Different Burdens of Proof and Different Records Allowed Different Conclusions on Validity by the PTAB and District Court

Author: Paula E. Miller  
Editor: Jeff T. Watson

In Novartis AG v. Noven Pharmaceuticals Inc., Nos. 16-1678, -1679 (Fed. Cir. Apr. 4, 2017), the Federal Circuit affirmed the PTAB’s decisions finding obvious certain patents that were previously found nonobvious in district court.

Noven filed IPR petitions relating to patents directed to a pharmaceutical composition for the treatment of Alzheimer’s disease. Although prior district court decisions found certain claims of those patents nonobvious, the PTAB held that those claims would have been obvious.  Novartis appealed, alleging that the PTAB improperly reached a different conclusion than the district court and Federal Circuit in prior litigations.

On appeal, the Federal Circuit noted that the record before the PTAB in this matter differed from that in the prior litigations, explaining that “[t]t is unsurprising that different records may lead to different findings and conclusions.” The Court further explained that the different burdens of proof—“preponderance of the evidence” at the PTAB and “clear and convincing” at the district court—allowed in this case for different conclusions by the PTAB and district court. Although the Federal Circuit stated in a prior decision that the USPTO “ideally should not arrive at a different conclusion” if it faces the same evidence and argument as a district court, the Court explained in this case that this is an aspiration—not a mandate—as Congress authorized a separate review mechanism before the USPTO with its own standard. Accordingly, the Court affirmed the PTAB’s findings of obviousness.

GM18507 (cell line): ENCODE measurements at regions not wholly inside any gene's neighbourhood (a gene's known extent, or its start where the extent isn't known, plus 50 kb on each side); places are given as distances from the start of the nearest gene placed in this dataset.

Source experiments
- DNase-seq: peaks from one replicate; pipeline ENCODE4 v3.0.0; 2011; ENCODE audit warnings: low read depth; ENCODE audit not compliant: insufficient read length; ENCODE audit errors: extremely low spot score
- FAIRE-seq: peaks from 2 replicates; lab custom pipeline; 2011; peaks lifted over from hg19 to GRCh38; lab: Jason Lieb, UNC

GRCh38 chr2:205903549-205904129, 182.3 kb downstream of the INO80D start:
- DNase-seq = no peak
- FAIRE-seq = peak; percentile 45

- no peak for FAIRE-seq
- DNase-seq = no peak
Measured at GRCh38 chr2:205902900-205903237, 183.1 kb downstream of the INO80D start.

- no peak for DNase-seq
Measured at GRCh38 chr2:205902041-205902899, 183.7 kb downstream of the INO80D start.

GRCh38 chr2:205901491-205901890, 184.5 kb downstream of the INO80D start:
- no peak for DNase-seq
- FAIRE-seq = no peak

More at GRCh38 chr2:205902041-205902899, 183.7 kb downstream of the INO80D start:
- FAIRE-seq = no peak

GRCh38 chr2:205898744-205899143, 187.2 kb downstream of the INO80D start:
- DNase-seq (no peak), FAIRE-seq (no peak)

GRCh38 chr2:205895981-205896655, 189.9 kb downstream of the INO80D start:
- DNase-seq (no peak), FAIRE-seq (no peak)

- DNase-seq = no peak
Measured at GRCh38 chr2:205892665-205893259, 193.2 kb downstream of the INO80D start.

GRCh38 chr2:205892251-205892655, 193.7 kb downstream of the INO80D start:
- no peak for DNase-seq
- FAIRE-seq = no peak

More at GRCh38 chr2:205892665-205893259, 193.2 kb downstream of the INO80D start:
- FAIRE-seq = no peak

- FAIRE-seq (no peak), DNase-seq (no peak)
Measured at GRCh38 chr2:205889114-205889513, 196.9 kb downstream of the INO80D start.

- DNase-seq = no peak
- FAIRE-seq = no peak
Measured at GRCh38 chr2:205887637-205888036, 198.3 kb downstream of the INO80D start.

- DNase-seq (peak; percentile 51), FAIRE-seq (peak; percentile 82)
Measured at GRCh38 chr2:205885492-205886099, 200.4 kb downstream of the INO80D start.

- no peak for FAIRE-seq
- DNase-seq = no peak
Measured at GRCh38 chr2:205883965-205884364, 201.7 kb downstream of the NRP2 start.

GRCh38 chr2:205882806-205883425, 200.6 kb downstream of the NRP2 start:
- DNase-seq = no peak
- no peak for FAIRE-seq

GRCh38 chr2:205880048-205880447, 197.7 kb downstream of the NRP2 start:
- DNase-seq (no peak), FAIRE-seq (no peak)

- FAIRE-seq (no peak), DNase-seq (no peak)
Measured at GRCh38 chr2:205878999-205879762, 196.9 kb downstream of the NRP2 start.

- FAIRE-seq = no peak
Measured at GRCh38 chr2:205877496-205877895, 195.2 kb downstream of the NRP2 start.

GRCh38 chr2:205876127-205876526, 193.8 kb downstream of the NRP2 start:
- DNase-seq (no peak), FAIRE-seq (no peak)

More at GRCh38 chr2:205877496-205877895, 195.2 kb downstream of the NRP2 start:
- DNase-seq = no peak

Finally, the Court upheld the district court’s assessment of prejudgment interest based on the entire royalty award predicated on a hypothetical negotiation in 2006. While only one patent had issued by 2006, both parties’ experts agreed that any damages should be a lump sum royalty running from the earliest hypothetical negotiation and would have included the issuance of any later patent, effectively treating the three patents as a “unitary licensing property.”


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